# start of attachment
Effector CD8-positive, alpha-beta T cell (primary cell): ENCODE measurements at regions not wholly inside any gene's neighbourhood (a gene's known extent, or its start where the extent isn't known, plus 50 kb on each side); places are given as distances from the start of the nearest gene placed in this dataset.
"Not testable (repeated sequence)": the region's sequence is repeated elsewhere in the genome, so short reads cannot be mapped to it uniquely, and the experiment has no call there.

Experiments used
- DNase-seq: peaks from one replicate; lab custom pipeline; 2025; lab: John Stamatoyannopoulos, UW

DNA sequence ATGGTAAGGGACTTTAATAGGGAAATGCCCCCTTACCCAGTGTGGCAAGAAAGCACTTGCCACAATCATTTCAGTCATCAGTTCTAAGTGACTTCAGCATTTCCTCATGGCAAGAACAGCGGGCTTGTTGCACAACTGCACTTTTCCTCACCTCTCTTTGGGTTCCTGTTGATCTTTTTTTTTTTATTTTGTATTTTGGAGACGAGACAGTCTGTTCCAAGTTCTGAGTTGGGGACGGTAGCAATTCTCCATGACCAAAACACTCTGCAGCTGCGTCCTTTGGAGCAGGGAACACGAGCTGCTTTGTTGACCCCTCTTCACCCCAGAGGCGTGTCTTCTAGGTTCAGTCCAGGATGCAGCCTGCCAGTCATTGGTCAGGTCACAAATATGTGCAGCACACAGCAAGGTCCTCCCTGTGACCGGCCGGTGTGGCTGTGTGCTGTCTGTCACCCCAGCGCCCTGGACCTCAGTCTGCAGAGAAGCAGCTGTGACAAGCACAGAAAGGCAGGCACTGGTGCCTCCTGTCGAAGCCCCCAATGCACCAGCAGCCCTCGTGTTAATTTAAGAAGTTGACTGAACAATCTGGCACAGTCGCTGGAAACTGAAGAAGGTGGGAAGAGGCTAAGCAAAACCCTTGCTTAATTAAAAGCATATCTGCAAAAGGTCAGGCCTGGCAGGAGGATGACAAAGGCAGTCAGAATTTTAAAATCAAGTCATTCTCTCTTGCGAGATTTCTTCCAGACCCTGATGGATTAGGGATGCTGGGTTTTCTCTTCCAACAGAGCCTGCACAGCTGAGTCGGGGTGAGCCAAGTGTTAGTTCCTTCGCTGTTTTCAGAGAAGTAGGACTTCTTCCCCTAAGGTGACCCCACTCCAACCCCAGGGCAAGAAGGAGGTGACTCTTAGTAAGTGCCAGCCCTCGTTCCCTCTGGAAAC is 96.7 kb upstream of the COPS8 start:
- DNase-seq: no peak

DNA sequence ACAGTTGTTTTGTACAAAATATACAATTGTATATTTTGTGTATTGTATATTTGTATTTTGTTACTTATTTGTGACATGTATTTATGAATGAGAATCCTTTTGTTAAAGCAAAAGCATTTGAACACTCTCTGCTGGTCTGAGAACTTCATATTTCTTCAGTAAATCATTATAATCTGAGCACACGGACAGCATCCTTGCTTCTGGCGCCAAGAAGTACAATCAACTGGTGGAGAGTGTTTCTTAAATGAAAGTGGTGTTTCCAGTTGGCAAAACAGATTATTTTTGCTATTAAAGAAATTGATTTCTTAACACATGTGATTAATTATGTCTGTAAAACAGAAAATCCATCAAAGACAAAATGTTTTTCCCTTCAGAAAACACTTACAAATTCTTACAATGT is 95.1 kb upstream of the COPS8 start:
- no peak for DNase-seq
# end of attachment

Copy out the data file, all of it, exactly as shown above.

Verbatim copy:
Effector CD8-positive, alpha-beta T cell (primary cell): ENCODE measurements at regions not wholly inside any gene's neighbourhood (a gene's known extent, or its start where the extent isn't known, plus 50 kb on each side); places are given as distances from the start of the nearest gene placed in this dataset.
"Not testable (repeated sequence)": the region's sequence is repeated elsewhere in the genome, so short reads cannot be mapped to it uniquely, and the experiment has no call there.

Experiments used
- DNase-seq: peaks from one replicate; lab custom pipeline; 2025; lab: John Stamatoyannopoulos, UW

DNA sequence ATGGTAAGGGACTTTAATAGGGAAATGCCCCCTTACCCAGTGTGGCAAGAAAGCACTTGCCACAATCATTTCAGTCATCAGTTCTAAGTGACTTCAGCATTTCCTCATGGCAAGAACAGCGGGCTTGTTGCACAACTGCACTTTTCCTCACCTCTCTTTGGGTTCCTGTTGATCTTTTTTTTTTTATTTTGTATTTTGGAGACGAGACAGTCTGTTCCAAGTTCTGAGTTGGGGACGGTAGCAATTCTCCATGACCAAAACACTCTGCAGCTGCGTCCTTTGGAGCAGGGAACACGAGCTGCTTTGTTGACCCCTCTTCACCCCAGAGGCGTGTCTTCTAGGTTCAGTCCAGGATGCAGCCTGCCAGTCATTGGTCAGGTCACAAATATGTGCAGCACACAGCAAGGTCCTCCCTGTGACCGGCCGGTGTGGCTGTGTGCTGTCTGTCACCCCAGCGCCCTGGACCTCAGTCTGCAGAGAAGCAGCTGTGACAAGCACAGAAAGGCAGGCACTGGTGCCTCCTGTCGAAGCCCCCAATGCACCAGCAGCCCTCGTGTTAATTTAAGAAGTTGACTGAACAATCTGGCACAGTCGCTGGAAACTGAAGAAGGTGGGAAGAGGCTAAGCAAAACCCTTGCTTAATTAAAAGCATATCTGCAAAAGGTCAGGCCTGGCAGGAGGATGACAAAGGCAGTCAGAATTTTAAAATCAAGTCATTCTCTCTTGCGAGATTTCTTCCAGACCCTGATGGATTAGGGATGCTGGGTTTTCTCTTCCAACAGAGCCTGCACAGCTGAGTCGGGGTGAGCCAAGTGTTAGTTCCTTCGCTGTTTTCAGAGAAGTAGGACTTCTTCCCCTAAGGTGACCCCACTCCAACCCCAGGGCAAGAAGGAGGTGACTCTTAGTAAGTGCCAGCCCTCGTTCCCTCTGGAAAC is 96.7 kb upstream of the COPS8 start:
- DNase-seq: no peak

DNA sequence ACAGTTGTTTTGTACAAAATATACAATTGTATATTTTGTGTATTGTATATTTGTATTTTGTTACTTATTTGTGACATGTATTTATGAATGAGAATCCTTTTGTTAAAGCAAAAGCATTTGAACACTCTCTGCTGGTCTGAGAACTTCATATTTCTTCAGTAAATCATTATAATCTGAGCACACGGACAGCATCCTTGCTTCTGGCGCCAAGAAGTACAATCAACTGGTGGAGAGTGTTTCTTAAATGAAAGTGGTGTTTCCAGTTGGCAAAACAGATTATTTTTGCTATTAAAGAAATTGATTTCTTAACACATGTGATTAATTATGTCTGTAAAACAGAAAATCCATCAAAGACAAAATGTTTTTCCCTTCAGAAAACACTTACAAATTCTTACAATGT is 95.1 kb upstream of the COPS8 start:
- no peak for DNase-seq